Arthur Watkins was born on February 22, 1841, in Jordan, Onondaga County, New York, the son of Dennis (b. 1804) and Eliza (Birney, d. 1846).
Maryland native Dennis married Eliza, possibly in New York where they resided for some years. (In 1840 Dennis was probably living in Elbridge, Onondaga County, New York.) After Eliza died Dennis remarried New York native Adelia (b. 1816), probably in New York. In any case Dennis moved his family to Michigan, eventually settling in Bennington, Shiawassee County by 1850 when he was working a farm and Arthur and his siblings were attending school. By 1860 Arthur was living with his father and attending school with two of his younger sisters in Bennington. In fact Arthur lived in Shiawassee County, probably with his family, until the war broke out.
Arthur stood 5’10” with blue eyes, light hair and a light complexion and was a 20-year-old laborer possibly living in Shiawassee County when he enlisted at the age of 20 in Company G on May 13, 1861. By the first of August, 1861, Arthur was sick with a fever in the Regimental hospital, but he eventually returned to duty and was wounded slightly in the head (“left temple”) on May 31, 1862, at Fair Oaks, Virginia. He was hospitalized briefly in Washington, DC, and by June 20 had returned to duty having recovered from his wound, “which,” wrote Homer Thayer of Company G, “proved not so bad as first supposed.”
According to one source, however, Arthur was back in the hospital by late summer and was not present with the regiment when it was engaged at the Battle of Groveton (Second Bull Run), Virginia, on August 29, 1862.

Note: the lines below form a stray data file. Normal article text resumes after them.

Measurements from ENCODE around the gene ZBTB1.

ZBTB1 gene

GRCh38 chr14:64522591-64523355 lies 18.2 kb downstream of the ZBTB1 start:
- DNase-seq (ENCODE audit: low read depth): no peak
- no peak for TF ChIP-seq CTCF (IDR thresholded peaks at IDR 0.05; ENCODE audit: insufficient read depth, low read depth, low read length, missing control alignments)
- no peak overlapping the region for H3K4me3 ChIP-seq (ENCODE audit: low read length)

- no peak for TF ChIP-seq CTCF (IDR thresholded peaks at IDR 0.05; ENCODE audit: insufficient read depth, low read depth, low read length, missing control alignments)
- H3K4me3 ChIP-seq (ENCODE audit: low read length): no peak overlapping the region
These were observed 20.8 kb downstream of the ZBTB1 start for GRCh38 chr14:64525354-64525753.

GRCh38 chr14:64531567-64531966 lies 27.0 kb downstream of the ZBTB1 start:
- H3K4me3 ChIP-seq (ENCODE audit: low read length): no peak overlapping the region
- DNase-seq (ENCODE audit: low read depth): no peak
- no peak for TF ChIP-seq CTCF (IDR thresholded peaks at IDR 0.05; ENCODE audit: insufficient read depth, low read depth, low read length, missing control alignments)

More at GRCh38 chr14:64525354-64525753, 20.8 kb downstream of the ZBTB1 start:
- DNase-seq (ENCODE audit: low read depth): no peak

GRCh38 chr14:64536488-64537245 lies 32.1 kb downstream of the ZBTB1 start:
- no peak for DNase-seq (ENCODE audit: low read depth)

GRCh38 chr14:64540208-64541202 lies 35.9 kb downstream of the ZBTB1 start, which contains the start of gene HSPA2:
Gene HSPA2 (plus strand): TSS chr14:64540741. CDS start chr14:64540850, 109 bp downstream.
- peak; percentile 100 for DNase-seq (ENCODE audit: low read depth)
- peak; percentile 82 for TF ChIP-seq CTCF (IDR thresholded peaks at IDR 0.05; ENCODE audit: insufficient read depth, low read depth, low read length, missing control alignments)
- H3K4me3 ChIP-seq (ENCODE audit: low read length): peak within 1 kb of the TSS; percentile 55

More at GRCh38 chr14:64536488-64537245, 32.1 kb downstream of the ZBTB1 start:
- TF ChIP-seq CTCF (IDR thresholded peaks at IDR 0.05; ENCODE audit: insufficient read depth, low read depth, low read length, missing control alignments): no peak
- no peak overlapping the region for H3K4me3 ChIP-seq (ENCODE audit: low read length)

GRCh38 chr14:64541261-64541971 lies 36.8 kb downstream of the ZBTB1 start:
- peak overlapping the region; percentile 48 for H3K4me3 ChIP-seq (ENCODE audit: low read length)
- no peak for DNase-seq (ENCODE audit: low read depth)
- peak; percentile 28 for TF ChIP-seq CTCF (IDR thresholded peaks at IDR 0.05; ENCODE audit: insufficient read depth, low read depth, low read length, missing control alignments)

It is unclear whether Watkins actually returned to the Regiment since he was reported as absent sick through March of 1863. By May he was in the Brigade commissary department, and was wounded in the shoulder on May 3, 1863, at Chancellorsville, Virginia. He reenlisted on December 24, 1863, at Brandy Station, Virginia, but no credit for the enlistment is given in the records. He was presumably absent on veteran’s furlough in January of 1864 and probably returned to the Regiment on or about the first of February. Arthur was apparently absent sick when he was transferred to Company F, Fifth Michigan infantry upon consolidation of the Third and Fifth Michigan Regiments on June 10, 1864, and he remained absent sick through July of 1864. He was mustered out July 5, 1865.
After the war Arthur eventually returned to Michigan, settling in Birmingham, Oakland County, where he married Michigan native Juliet Leonard (b. 1847) on December 1, 1866, and they had at least five children: Mabel (b. 1868), Mrs. Arthur Hill?), Harry L. (b. 1869), Myrta A., A. Grayce and Don D.
By 1870 Arthur was working as a farm laborer and living with his wife and two children in Bloomfield, Oakland County; also living with them was his father Dennis. Arthur eventually moved to Detroit, and was working on a Street car and living with his wife and children in on Twentieth Street in the Twelfth Ward. He remained in Detroit until about 1881 when he settled his family in Bellaire, Antrim County, where they ran a boarding house hotel which they had purchased from J. Cook. They engaged in that business for some twenty years.
Arthur was still living in Bellaire when became a member of the Old Third Michigan Infantry Association in December of 1894, was a Protestant and he received pension no. 388,894, drawing $12.00 per month in 1901.
According to one source, on “Christmas morning, 1900, Mr. Watkins was stricken with paralysis, and” as a result he was admitted to the Michigan Soldiers’ Home (no. 3587) on April 3, 1901.
Arthur had another stroke late in 1906 and he died of paralysis at the Home at 6:15 p.m. on June 16, 1907, and his body was sent to Bellaire where his wife had been living. His remains were taken to his home where the funeral was conducted under the auspices of the Masons. He was buried in Lakeview cemetery in Bellaire: lot 506, grave 1.
In July of 1907 his widow was living in Michigan when she applied for and received a pension (no. 633720).